California Pepper Tree

Schinus molle

Handsome, rustic look from older trees. Attractive, somewhat weeping form holds clusters of pinkish fruit in fall and winter. Plant where there is room to spread. Use in firescaping. Evergreen.
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Full sun

Once established, needs only occasional watering.

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Botanical PronunciationSKY-nus MOL-le
LoreThis tree is called the California pepper but it is not native. It was brought to the old missions by Franciscans who needed a very drought resistant shade tree.
Average Size at MaturityFast grower to 25 to 40 ft. tall and wide, larger with age.
Bloom TimeSummer
Design IdeasA perfect tree for expansive shade in xeriscape gardens. Traditional choice for rural California and southwestern homesites and landscapes. May be used as a street tree or to line a long drive. Plant a pair to frame a large gateway so dangling foliage will meet gracefully overhead.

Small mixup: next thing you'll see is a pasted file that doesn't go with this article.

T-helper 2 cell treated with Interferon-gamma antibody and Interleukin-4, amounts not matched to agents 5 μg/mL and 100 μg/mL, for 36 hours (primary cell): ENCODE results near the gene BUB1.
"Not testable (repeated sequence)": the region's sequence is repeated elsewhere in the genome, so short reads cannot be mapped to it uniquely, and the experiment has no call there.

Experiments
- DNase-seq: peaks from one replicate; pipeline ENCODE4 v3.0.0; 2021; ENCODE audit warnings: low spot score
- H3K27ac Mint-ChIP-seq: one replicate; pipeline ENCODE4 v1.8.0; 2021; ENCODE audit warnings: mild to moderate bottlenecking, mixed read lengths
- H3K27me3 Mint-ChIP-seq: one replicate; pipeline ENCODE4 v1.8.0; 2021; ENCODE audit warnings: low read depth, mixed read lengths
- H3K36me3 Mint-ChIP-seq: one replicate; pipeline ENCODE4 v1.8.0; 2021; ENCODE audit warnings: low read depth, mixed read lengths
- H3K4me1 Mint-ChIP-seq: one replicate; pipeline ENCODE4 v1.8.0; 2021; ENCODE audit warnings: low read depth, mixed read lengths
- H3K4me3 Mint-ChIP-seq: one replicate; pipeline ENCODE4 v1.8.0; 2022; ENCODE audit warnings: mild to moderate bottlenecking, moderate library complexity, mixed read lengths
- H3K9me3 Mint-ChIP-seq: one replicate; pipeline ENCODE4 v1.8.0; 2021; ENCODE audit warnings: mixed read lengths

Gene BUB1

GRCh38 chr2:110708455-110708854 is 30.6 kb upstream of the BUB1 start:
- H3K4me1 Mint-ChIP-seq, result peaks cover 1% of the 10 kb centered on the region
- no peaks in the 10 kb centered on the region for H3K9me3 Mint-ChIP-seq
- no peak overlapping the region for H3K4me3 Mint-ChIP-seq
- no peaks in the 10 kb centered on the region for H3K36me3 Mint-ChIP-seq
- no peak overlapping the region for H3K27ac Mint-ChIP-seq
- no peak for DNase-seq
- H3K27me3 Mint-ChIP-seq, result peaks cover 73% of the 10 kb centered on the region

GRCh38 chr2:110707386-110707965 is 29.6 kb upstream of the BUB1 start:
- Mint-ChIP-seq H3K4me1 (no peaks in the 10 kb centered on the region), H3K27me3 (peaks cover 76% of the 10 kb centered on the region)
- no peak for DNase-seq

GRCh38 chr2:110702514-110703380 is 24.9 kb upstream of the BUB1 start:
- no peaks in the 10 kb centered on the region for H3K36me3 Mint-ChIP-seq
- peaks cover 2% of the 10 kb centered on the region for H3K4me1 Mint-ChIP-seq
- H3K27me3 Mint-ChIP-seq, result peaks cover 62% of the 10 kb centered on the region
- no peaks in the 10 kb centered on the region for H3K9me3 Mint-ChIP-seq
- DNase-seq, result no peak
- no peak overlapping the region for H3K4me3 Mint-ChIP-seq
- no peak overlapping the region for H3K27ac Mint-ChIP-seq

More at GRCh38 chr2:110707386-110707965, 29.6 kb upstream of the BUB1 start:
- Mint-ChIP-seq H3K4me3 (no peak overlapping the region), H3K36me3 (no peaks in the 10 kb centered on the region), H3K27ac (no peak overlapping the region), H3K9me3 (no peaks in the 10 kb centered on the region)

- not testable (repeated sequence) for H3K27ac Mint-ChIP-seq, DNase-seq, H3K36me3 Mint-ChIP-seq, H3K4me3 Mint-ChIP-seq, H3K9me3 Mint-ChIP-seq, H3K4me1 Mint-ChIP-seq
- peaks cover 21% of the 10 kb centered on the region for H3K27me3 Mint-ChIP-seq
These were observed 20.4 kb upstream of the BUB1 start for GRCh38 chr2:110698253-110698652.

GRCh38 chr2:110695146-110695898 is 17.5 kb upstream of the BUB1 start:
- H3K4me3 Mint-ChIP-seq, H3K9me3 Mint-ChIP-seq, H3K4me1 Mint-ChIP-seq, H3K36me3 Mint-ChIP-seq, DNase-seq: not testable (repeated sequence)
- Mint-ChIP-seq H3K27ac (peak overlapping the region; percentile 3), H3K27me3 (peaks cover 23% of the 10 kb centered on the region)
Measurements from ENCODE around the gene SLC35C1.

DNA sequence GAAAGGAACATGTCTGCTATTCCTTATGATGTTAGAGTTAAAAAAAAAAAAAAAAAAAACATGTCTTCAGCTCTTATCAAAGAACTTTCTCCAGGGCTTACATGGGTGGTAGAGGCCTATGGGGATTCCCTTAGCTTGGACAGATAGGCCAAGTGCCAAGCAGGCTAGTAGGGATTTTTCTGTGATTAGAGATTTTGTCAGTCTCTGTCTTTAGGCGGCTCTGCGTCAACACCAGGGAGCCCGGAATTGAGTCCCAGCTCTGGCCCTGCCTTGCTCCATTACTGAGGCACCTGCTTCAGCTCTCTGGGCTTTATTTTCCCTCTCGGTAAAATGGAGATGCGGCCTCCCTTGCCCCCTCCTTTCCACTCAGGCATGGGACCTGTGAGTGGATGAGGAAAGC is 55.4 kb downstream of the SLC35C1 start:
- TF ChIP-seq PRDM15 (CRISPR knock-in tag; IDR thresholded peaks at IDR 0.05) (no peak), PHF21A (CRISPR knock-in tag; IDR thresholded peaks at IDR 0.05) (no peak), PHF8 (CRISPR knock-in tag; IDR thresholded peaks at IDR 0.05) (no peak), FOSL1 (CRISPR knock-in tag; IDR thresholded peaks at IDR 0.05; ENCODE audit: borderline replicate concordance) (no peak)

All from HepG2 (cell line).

Deciduous/ EvergreenEvergreen
Flower ColorWhite
Foliage ColorGreen
Garden StyleMediterranean
Growth HabitWeeping
Growth RateFast
Landscape UseFirescaping/Fire Wise
Light NeedsFull sun
Soil NeedsTree & Shrub Food
Special FeatureNaturalizes Well, Showy Fruit, Tolerates Alkaline Soil, Tolerates Poor Soils, Waterwise, Year-round Interest, Bird Friendly
Water NeedsLow
Watering NeedsOnce established, needs only occasional watering.
Companion PlantsCombine its feathery foliage and pink berries in the large garden with the Coast Live Oak (Quercus agrifolia) for its dark, green leaves. Shares similar water requirements with Santa Barbara Mexican Bush Sage, (Salvia leucantha 'Santa Barbara'), Bennet's White Rockrose, (Cistus x 'Bennet's White') and El Dorado Ceanothus, (Ceanothus thyrsiflorus 'Perado').

Follow a regular watering schedule during the first growing season to establish a deep, extensive root system. Watering can be reduced after establishment. Feed with a general purpose fertilizer before new growth begins in spring.

This Plant's Growing Zones: 8-11

Your USDA Cold Hardiness Zone:

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